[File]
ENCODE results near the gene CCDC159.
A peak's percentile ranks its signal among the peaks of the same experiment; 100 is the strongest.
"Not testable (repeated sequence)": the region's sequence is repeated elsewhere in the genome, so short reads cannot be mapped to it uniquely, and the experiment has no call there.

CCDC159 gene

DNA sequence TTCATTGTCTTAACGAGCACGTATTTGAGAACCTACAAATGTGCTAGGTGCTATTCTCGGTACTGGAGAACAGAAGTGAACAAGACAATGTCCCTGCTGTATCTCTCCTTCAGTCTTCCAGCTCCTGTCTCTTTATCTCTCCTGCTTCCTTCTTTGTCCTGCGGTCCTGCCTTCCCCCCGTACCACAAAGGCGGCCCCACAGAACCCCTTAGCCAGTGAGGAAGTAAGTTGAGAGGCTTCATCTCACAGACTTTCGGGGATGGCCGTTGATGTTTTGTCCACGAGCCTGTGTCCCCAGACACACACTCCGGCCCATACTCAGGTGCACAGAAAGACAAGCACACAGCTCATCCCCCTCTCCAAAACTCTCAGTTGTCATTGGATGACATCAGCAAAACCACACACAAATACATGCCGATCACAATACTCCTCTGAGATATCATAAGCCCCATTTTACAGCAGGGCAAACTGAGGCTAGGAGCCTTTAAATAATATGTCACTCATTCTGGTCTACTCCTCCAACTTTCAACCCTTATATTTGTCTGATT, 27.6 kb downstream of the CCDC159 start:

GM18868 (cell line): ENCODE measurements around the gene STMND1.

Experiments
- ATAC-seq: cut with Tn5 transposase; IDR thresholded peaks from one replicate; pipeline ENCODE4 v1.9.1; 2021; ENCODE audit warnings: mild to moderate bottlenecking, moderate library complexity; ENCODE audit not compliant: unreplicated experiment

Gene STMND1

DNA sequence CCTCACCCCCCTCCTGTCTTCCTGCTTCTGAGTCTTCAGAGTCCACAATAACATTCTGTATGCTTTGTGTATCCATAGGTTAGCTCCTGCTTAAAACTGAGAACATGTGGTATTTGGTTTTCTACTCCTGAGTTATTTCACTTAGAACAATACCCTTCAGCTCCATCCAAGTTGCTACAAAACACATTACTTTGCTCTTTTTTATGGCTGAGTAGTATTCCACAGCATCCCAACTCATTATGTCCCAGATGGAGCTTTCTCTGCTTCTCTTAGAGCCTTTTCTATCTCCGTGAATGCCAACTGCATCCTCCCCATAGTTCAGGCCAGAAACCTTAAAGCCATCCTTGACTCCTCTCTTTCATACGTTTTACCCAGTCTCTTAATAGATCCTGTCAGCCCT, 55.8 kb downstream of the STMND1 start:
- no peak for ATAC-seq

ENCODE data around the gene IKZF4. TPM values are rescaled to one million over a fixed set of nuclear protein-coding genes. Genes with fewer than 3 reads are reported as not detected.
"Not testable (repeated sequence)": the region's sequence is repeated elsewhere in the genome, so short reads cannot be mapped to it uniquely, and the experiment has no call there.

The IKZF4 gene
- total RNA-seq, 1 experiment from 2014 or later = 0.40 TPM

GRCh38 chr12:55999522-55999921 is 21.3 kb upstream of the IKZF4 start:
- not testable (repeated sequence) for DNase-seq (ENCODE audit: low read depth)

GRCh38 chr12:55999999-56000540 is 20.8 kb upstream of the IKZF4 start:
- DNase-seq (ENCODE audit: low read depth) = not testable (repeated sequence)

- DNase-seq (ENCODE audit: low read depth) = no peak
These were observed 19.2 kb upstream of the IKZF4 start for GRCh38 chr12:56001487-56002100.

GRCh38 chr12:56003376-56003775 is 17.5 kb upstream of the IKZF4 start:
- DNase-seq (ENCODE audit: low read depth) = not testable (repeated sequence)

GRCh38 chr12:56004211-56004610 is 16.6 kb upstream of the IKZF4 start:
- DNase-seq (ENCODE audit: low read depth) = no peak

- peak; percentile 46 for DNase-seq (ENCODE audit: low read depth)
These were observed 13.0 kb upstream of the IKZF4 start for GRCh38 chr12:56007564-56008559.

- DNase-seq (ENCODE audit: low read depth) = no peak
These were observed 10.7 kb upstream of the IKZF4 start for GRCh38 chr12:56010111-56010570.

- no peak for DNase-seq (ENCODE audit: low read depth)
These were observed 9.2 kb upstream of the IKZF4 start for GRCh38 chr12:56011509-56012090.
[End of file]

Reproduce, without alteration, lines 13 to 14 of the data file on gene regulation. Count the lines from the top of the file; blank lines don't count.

"Not testable (repeated sequence)": the region's sequence is repeated elsewhere in the genome, so short reads cannot be mapped to it uniquely, and the experiment has no call there.

The IKZF4 gene